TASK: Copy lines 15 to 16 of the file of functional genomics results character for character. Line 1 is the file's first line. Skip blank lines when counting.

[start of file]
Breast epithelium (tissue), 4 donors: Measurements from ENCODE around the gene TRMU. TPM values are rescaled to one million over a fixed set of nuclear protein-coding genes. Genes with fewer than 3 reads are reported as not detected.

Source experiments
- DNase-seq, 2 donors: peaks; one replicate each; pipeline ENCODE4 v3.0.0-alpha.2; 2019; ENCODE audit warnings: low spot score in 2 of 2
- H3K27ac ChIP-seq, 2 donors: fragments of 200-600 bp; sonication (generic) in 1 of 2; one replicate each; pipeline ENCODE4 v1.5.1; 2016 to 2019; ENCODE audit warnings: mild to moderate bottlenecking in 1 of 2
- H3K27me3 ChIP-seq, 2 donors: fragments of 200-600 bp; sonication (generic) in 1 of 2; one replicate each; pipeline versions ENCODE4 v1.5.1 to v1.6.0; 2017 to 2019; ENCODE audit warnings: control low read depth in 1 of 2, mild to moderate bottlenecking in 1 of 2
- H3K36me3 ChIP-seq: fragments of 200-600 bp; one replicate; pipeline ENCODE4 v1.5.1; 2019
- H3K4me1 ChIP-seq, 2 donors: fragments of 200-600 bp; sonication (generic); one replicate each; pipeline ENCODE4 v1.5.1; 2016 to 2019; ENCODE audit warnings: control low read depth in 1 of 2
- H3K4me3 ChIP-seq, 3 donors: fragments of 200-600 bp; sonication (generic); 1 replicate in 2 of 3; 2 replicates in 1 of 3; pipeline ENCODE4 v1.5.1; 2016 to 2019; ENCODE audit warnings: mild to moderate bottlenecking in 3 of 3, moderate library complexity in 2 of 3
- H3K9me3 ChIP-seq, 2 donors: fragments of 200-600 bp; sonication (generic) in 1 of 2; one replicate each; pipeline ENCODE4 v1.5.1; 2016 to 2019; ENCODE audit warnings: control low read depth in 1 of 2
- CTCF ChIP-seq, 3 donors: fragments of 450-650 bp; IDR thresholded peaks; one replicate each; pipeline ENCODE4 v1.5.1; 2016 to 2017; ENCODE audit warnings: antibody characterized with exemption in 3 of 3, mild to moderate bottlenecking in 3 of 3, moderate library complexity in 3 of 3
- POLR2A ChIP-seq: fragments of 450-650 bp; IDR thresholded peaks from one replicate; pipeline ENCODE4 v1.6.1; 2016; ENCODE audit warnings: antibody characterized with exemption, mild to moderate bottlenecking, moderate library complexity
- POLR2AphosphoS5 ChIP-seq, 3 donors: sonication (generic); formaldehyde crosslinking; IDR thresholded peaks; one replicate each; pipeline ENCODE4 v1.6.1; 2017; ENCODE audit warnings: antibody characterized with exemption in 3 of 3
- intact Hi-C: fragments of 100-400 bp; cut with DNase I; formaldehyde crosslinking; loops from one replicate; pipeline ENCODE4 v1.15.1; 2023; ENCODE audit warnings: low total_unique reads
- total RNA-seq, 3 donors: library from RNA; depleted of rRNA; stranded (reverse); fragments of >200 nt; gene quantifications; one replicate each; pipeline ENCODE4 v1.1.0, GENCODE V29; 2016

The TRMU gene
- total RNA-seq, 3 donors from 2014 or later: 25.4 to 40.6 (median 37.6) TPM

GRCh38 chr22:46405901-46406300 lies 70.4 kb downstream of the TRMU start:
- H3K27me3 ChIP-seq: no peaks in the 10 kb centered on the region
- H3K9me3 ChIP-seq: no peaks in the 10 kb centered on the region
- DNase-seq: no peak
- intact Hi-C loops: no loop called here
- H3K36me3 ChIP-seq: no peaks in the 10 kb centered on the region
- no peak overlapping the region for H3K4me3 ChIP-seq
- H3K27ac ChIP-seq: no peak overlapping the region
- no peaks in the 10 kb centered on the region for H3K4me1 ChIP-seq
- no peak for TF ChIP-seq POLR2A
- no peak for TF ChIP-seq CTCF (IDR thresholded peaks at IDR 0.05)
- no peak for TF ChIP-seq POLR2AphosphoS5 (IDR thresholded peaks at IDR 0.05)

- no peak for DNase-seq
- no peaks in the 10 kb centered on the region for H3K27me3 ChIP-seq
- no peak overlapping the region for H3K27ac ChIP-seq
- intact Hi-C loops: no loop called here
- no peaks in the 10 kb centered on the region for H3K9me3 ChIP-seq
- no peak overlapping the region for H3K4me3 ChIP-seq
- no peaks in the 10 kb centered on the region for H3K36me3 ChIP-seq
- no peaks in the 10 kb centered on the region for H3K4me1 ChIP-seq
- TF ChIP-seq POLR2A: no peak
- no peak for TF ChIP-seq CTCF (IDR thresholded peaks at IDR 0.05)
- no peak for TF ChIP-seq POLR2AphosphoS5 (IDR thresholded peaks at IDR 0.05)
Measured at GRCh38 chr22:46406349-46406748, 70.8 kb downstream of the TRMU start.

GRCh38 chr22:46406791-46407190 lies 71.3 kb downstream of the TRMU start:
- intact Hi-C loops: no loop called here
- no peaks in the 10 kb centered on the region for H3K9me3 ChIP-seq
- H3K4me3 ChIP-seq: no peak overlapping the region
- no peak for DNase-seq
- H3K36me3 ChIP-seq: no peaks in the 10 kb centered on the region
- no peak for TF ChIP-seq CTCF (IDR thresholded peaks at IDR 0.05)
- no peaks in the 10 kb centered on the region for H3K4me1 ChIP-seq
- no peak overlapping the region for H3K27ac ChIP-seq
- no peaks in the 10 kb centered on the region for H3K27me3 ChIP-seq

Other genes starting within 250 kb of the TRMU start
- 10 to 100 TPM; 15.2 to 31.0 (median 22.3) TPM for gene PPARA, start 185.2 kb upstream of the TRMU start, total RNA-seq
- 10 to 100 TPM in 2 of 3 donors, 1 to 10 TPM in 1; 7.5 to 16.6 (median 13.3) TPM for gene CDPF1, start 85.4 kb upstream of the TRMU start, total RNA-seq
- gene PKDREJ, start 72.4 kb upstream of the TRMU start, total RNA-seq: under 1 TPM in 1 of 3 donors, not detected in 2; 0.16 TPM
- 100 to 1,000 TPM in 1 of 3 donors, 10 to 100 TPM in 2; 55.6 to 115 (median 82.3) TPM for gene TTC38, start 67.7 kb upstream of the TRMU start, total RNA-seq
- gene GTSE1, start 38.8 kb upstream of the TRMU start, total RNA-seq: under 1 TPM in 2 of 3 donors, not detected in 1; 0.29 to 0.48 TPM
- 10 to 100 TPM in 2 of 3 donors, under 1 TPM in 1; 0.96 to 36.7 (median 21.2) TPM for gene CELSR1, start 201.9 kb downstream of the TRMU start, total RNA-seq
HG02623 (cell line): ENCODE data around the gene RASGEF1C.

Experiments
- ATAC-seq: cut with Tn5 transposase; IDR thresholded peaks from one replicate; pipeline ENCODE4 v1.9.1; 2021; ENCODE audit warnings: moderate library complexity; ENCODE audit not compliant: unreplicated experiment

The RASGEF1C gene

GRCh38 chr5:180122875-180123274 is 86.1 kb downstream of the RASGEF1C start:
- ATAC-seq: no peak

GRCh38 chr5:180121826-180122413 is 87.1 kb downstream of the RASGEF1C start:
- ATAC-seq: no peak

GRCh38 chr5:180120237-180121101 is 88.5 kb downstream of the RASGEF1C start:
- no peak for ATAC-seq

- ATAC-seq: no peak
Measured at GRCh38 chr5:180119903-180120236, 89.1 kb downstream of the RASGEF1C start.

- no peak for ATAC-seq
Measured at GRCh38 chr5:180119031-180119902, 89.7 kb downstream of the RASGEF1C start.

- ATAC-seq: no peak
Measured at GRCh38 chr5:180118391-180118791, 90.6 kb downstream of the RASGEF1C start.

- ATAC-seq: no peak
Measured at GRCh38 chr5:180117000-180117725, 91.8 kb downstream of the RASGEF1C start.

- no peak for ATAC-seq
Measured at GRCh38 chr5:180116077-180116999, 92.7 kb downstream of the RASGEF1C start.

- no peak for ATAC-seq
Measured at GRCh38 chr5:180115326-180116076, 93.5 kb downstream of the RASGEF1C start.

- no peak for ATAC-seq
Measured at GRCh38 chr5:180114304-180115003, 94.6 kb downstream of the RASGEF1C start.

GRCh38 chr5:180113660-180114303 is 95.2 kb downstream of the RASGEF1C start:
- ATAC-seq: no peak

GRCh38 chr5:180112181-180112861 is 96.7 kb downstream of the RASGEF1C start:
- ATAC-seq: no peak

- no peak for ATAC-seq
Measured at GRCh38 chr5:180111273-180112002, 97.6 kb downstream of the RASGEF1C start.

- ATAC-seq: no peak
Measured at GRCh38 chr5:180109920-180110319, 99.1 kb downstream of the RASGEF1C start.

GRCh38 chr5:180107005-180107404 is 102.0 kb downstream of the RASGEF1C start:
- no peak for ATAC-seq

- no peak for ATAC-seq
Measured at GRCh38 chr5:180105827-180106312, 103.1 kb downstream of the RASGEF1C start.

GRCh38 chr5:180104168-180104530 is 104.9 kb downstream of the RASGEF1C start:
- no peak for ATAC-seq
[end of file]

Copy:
The TRMU gene
- total RNA-seq, 3 donors from 2014 or later: 25.4 to 40.6 (median 37.6) TPM